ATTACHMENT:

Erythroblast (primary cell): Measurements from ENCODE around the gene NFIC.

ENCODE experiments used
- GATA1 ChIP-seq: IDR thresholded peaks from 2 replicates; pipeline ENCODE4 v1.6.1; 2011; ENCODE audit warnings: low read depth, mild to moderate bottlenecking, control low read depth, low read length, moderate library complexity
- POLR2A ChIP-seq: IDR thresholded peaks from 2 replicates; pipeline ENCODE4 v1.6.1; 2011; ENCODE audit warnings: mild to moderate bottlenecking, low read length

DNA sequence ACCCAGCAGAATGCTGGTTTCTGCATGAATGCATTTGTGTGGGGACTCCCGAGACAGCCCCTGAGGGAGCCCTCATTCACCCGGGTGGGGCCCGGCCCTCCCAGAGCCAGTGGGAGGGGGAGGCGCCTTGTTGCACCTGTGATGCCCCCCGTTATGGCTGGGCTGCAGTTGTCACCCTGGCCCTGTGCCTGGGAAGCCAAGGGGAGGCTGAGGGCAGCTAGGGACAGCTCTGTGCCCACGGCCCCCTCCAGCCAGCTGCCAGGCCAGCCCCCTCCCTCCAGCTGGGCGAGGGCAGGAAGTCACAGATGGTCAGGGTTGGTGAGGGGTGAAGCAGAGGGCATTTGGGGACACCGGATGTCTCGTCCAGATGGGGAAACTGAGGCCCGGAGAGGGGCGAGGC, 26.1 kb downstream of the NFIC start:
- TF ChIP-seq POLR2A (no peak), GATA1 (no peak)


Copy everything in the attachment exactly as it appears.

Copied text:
Erythroblast (primary cell): Measurements from ENCODE around the gene NFIC.

ENCODE experiments used
- GATA1 ChIP-seq: IDR thresholded peaks from 2 replicates; pipeline ENCODE4 v1.6.1; 2011; ENCODE audit warnings: low read depth, mild to moderate bottlenecking, control low read depth, low read length, moderate library complexity
- POLR2A ChIP-seq: IDR thresholded peaks from 2 replicates; pipeline ENCODE4 v1.6.1; 2011; ENCODE audit warnings: mild to moderate bottlenecking, low read length

DNA sequence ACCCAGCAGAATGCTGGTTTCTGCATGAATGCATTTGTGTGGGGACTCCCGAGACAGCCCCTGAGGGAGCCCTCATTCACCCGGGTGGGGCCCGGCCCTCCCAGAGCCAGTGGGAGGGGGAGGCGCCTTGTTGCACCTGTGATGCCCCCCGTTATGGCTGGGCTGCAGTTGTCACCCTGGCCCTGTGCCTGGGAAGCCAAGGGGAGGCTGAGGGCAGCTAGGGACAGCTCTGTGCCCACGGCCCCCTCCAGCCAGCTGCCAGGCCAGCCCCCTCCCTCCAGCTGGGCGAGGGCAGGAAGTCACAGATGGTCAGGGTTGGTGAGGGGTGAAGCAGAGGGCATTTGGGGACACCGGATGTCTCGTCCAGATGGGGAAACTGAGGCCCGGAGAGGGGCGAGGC, 26.1 kb downstream of the NFIC start:
- TF ChIP-seq POLR2A (no peak), GATA1 (no peak)